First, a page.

The Eurovision Song Contest presents itself as a non-political event. Yet in the wake of the Russian invasion of Ukraine, things are a little different this year.

Let 3 of Croatia perform during the first Eurovision semi-final
Credit: The Guardian

In 2022, Ukraine won the Eurovision in a landslide victory. As per tradition, the winning country is meant to host the event the next year. Due to security issues regarding the ongoing war with Russia, Ukraine was unable to host. This is the first time a winner has not hosted due to war.

The UK, the 2022 runner-ups, stepped in to host the contest in Liverpool.

The European Broadcasting Union (EBU) denied the Ukrainian President the chance to address the Eurovision audience as it would go against their non-political policy. However, Ukraine was not all forgotten.

The EBU reassured its Ukrainian audience that Ukrainian music and culture would feature all throughout the Eurovision. The brand artwork for the event was collaborated on with a Ukrainian design agency. Furthermore, the background music playing in between acts is a collaboration with Ukrainian musicians.

Most notably, the “postcards”, which are short films that introduce each performance, feature landmarks in Ukraine, the UK, and the performing country. This was done to reflect this year’s theme “United by Music”.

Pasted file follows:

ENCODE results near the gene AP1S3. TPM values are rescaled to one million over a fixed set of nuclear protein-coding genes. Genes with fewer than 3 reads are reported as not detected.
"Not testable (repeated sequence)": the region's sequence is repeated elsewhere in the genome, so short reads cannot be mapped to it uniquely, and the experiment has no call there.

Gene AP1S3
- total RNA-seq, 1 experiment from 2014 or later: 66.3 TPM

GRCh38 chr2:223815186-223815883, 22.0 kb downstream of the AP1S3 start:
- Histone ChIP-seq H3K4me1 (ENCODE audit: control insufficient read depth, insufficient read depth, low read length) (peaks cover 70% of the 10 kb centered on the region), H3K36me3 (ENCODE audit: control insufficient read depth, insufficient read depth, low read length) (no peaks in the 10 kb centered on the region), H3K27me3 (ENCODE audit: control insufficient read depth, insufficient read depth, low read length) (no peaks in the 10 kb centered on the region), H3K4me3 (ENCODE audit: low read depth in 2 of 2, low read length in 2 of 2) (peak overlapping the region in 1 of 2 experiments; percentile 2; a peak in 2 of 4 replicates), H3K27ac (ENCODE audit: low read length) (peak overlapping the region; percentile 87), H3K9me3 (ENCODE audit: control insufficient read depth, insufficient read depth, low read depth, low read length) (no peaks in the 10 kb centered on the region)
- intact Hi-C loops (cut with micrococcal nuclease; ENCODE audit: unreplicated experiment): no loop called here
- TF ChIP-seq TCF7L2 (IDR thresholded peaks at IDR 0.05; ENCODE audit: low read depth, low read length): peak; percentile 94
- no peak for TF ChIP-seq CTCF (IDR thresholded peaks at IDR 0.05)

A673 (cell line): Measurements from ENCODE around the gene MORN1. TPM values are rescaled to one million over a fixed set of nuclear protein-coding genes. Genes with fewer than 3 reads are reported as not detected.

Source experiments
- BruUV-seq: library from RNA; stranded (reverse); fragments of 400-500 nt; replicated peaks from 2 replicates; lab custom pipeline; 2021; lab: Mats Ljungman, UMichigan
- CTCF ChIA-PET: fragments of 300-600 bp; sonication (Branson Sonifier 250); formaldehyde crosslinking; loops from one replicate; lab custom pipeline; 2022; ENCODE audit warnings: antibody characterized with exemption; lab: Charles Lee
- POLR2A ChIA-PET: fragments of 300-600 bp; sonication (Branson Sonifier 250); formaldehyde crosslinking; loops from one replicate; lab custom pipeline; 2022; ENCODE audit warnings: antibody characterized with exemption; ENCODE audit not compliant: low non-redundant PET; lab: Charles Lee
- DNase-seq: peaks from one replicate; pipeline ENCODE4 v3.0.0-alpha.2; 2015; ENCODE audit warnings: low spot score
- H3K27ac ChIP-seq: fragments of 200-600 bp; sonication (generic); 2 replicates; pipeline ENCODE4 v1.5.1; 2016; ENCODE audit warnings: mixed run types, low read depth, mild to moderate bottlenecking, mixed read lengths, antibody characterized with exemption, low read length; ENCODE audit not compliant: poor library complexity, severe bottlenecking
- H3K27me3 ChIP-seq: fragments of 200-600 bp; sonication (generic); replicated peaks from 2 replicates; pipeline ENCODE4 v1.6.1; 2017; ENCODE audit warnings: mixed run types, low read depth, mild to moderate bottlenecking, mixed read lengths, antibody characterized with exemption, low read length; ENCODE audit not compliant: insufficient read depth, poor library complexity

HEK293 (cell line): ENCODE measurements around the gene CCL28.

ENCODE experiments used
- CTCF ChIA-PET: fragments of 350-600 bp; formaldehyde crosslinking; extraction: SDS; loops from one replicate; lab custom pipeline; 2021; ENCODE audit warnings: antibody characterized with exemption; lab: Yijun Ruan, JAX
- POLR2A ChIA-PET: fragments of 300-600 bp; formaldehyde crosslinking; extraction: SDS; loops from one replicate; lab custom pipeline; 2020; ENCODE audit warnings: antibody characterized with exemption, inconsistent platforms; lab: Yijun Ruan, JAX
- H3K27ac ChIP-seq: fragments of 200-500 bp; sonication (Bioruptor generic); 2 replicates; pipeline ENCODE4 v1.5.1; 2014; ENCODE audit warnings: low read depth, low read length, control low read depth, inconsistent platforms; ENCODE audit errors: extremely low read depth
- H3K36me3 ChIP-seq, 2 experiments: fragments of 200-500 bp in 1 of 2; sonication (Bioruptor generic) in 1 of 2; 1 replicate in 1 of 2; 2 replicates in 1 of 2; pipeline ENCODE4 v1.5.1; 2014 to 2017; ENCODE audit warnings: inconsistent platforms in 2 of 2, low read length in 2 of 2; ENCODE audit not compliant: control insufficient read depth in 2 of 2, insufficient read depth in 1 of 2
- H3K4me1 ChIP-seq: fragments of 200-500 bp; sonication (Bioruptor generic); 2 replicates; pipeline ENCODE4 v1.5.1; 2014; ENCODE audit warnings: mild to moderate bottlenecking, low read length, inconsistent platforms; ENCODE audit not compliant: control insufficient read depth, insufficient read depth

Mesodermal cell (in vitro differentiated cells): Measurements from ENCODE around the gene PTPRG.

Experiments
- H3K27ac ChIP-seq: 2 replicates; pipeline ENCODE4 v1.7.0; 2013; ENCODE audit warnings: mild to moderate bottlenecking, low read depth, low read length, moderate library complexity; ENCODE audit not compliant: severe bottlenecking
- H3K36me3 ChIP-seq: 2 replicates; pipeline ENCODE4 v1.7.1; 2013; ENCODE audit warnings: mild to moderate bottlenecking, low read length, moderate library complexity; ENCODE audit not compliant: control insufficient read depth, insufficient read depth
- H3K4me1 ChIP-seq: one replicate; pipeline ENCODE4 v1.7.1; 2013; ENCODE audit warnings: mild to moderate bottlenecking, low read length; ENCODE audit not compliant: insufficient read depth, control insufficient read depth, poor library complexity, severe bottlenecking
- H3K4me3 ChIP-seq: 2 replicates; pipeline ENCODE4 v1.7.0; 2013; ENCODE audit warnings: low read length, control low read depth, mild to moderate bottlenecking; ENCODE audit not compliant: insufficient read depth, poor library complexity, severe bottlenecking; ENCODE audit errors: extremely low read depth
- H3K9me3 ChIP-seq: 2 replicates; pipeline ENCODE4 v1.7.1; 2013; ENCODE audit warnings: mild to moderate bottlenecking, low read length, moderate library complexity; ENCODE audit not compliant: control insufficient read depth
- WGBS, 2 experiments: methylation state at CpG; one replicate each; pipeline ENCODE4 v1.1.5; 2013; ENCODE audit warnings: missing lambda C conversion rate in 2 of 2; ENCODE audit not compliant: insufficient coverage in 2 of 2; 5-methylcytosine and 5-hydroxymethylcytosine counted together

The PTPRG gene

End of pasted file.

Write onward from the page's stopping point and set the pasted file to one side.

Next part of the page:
Politically Poignant Performances

Fittingly, the interval act included a medley of songs performed by Liverpudlian singers. It ended with 2019 winner Duncan Laurence singing “You’ll Never Walk Alone”. This emotional performance, accompanied by live footage of Ukrainians singing in Kyiv, represented the power of music in displaying humanity and solidarity.

This year’s act from Ukraine was by an electric duo Tyorchi. They gave a politically fuelled performance with a futuristic aesthetic. Air raid sirens constantly interrupted their rehearsals back home, demonstrating just how destructive the war has been on Ukrainian’s everyday lives. Tyorchi sang “Heart of Steel”, a loud and all-encompassing number with lyrics about a nuclear Armageddon.

Last but not least is Croatia’s intense political anthem by Let 3, a surrealist punk band. Their song “Mama ŠČ” is about the “crocodile psychopath”, alluding to Vladmir Putin, the President of Russia. They dress in soldier outfits and moustaches, and use enormous rockets as a means of mocking Russian leaders. In all its wacky glory, it is the greatest political statement of the event.

All in all, it is safe to say that the EBU’s attempt to make Eurovision non-political was not successful.

Helen Julia Minors, from York St John University in the UK, says that the Eurovision’s initial purpose was to bring together European countries after World War II. This essentially makes the event political at its core.

Minors notes that:

“Music speaks across borders and languages – so it is inherently political.”

Conclusion: politics is inescapable.

You can watch the rest of the Eurovision acts here.

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